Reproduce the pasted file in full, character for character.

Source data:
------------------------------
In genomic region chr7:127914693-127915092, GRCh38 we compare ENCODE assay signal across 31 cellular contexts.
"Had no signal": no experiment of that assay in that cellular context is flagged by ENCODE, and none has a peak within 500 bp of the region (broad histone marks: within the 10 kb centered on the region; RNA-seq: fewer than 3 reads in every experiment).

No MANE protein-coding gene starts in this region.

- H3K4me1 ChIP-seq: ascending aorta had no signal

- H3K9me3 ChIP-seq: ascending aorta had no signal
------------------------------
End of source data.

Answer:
In genomic region chr7:127914693-127915092, GRCh38 we compare ENCODE assay signal across 31 cellular contexts.
"Had no signal": no experiment of that assay in that cellular context is flagged by ENCODE, and none has a peak within 500 bp of the region (broad histone marks: within the 10 kb centered on the region; RNA-seq: fewer than 3 reads in every experiment).

No MANE protein-coding gene starts in this region.

- H3K4me1 ChIP-seq: ascending aorta had no signal

- H3K9me3 ChIP-seq: ascending aorta had no signal